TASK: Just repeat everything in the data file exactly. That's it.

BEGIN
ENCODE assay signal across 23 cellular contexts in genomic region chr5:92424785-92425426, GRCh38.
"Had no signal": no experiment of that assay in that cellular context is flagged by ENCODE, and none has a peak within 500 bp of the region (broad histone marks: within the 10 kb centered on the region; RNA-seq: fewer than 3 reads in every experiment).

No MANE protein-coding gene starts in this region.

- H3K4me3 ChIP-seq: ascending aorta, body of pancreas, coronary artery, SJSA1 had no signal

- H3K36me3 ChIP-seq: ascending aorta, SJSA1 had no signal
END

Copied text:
ENCODE assay signal across 23 cellular contexts in genomic region chr5:92424785-92425426, GRCh38.
"Had no signal": no experiment of that assay in that cellular context is flagged by ENCODE, and none has a peak within 500 bp of the region (broad histone marks: within the 10 kb centered on the region; RNA-seq: fewer than 3 reads in every experiment).

No MANE protein-coding gene starts in this region.

- H3K4me3 ChIP-seq: ascending aorta, body of pancreas, coronary artery, SJSA1 had no signal

- H3K36me3 ChIP-seq: ascending aorta, SJSA1 had no signal